Although Vicente made a promising start to life in England, scoring his first goal for his new team in October against Ipswich, the inevitable happened and he was ruled out for three months. However, since his return in February, the winger undoubtedly added a touch of class to proceedings at the Amex, helping the Seagulls to a twelve game unbeaten run to lift them into the playoffs. Although they tailed off at the end of the year, they still finished in tenth position, a decent achievement for the newly promoted side.

Vicente himself certainly impressed. He provided eight assists and three goals from the left wing despite just making 17 appearances all season. Since his contract runs out this summer, other clubs with a better pedigree than Brighton are obviously interested, but Poyet is confident of keeping his star man. Poyet told The Argus: “Vicente is away but we are in contact with him and I think there is a big possibility he will be with us next season.” Persuading the winger to stay would be a huge boost for the club. They have set their sights on the Premier League and Gus Poyet has signed a new contract until till 2014. If they can keep Vicente fit for a whole season,Brighton stand a great chance at breaking into the promotion chasing pack next season and possibly even winning the battle. And there isn’t a person back at the Mestella who wouldn’t want to see Vicente and Mata clashing in the Premiership.

Mind the Windows Tino: Cricket's Top 10 Sledges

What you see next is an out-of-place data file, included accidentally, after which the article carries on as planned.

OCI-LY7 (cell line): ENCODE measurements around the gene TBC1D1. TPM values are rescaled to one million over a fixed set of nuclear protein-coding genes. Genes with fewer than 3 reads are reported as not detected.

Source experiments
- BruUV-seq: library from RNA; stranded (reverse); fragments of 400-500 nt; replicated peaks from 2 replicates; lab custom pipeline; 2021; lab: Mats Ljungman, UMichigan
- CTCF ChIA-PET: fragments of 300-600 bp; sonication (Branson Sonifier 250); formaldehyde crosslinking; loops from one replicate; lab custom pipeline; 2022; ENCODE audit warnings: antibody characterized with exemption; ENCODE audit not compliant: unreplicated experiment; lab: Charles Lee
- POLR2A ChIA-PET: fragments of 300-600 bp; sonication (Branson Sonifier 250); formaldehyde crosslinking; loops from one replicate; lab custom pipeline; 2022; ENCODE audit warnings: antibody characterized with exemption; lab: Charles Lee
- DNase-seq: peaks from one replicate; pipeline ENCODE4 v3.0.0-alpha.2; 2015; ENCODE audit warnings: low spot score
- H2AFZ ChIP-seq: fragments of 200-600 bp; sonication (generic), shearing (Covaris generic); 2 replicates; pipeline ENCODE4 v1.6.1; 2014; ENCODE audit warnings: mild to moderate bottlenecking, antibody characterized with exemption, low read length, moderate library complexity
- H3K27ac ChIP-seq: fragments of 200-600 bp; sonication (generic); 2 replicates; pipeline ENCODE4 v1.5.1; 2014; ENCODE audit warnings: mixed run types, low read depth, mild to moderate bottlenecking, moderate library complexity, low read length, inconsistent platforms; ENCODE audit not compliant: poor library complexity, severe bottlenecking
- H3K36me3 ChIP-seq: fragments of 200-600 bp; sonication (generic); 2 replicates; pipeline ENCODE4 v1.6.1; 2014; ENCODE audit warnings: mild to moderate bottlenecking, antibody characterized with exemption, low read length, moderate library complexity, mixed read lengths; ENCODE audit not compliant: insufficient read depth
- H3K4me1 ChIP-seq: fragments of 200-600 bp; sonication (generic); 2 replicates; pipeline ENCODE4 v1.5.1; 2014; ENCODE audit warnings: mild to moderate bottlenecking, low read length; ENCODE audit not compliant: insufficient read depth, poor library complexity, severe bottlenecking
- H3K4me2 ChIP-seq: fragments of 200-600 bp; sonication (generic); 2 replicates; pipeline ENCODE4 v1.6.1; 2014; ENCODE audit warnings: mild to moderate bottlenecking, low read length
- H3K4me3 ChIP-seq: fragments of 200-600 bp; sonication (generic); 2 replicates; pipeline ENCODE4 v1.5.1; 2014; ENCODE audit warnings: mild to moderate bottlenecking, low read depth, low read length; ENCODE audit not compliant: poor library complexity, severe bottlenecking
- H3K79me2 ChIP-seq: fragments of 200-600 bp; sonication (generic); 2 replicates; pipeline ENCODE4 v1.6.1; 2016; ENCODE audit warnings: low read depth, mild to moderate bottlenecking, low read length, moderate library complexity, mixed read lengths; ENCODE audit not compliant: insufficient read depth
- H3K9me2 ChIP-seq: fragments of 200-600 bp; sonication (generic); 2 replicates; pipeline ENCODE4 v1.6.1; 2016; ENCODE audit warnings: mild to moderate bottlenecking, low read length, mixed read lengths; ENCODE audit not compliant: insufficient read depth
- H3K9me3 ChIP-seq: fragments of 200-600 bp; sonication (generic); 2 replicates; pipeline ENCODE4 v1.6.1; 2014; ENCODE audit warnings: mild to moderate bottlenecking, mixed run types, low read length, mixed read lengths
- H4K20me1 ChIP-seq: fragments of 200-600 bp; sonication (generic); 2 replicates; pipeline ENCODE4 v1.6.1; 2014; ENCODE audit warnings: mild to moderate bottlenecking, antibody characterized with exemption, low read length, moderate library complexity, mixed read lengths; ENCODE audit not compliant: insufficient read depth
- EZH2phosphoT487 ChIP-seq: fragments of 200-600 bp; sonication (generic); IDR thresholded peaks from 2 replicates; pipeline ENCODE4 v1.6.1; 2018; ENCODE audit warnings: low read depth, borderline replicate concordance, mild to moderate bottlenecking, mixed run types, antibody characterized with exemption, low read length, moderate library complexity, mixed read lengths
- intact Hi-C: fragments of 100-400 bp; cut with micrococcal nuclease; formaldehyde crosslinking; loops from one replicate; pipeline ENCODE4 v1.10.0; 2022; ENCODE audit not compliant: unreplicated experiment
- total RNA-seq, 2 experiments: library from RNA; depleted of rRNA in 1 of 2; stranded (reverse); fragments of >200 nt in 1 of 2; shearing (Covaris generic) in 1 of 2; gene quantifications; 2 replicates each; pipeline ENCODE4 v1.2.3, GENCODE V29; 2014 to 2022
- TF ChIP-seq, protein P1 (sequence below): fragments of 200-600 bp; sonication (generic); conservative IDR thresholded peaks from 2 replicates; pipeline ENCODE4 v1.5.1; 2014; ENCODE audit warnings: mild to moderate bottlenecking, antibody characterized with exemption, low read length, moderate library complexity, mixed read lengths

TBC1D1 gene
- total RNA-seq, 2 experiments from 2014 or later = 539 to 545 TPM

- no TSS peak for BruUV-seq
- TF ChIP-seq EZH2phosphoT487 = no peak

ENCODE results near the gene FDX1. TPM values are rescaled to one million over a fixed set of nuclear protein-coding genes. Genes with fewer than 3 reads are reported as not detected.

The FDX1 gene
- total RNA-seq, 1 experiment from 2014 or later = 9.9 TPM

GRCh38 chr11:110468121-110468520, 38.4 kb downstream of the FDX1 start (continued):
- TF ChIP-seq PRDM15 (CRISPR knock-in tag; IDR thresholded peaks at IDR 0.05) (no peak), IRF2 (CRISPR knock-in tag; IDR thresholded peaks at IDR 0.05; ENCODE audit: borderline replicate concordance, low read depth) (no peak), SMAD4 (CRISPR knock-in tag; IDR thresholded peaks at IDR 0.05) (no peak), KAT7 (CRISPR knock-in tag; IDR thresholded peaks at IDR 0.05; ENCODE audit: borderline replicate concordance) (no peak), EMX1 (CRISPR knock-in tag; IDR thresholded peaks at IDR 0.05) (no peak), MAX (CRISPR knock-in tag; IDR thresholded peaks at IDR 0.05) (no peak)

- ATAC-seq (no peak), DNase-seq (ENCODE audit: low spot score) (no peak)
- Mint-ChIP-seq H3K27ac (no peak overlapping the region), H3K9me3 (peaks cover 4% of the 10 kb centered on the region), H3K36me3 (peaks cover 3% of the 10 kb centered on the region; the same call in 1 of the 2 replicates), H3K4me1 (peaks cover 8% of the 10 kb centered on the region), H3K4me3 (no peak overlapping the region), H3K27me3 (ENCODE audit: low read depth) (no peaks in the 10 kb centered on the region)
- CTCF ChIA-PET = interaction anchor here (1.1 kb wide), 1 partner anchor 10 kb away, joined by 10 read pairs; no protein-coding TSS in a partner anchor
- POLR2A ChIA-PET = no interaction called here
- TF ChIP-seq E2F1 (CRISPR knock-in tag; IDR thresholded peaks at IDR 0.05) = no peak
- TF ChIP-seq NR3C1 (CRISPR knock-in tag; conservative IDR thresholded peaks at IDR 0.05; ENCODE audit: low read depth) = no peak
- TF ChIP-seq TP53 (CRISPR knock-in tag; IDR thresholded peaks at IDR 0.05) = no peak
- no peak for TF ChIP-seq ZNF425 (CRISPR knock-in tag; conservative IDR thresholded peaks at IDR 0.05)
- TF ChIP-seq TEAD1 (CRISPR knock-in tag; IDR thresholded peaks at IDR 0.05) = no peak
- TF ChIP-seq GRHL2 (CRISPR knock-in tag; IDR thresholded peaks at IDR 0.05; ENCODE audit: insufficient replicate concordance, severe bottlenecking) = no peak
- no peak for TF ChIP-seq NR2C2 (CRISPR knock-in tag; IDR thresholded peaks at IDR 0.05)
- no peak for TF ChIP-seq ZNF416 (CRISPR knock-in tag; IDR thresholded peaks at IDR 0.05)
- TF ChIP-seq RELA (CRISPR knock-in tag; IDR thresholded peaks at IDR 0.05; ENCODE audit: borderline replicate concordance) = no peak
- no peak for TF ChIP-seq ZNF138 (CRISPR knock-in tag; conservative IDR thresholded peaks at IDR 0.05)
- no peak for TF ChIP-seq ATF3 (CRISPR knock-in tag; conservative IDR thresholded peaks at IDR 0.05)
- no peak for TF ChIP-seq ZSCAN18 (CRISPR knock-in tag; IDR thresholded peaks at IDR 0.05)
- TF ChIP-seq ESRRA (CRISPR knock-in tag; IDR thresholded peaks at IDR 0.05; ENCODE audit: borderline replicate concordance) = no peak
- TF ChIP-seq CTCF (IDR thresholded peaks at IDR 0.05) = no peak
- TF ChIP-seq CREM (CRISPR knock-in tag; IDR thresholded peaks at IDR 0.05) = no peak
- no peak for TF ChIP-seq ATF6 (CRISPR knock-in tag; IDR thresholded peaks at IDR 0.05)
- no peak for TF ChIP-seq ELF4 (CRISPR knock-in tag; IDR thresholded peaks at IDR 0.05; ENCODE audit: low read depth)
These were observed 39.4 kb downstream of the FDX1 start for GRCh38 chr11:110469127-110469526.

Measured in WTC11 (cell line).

After the West Indies’ Shannon Gabriel had to return back to the Caribbean with a back problem following the first test at Lords, his replacement saw the return of a certain Mr Tino Best, much to the delight of Freddie Flintoff. Back in 2004, with Flintoff at the height of his powers, the West Indies were touring and in action at Lords. With England looking to bowl their opponents out in the second innings, Tino Best came to the crease against spinner Ashley Giles. This prompted Flintoff to infamously ask Tino to ‘mind the windows’, a comment that caused Best to charge down the wicket, only to miss the turning ball and get stumped for his troubles. In celebration of Tino’s return to England, here are 10 of the best sledges cricket has ever heard:

10. James Ormond vs. Mark Waugh

Back in 2001, Jimmy Ormond, a young bowler of just 23, made his full test debut against the Australians. As he walked out to bat, he met the usual Aussie chirp upon his arrival at the wicket. Mark Waugh could always offer a few choice sayings to unsuspecting batsman and on this occasion he asked Ormond: “Mate, what are you doing out here? You’re not good enough to play for England.” Ormond’s reply? “Maybe not. But at least I’m the best player in my own family.”


9. Rod Marsh vs. Ian Botham

Botham and Marsh were both great characters of the game who could be expected to provide a few fireworks. However, when Beefy marched to the crease during an Ashes clash, Marsh greeted him with the question: “How’s your wife and my kids?” Never one to miss an opportunity, Botham piped up: “The wife’s fine, but the kids are retarded.”


8. Eddo Brandes vs. Glen McGrath

Glen McGrath bowling at the Zimbabwean number 11 Eddo Brandes, who was a chicken farmer by full-time trade, was never going to be much of a contest. However, as the Aussie flashed another delivery past Brandes’s outside edge, he snarled at the batsman: “Why are you so fat?” Quick as a flash, Brandes retorted: “Because everytime I f**k your wife, she gives me a biscuit.”


7. Fred Trueman vs. Raman Subba Row

Truman was a fiery Yorkshireman who wasn’t afraid to voice his opinion on the pitch. He also wasn’t afraid to sledge his own teammates. During one game, Trueman caught the batsman’s outside edge, only for it to race to the boundary after passing through Subba Row’s legs. He apologised to Fiery Fred, saying: “Sorry Fred, I should have kept my legs together.” An angry Trueman replied: “So should your mother.”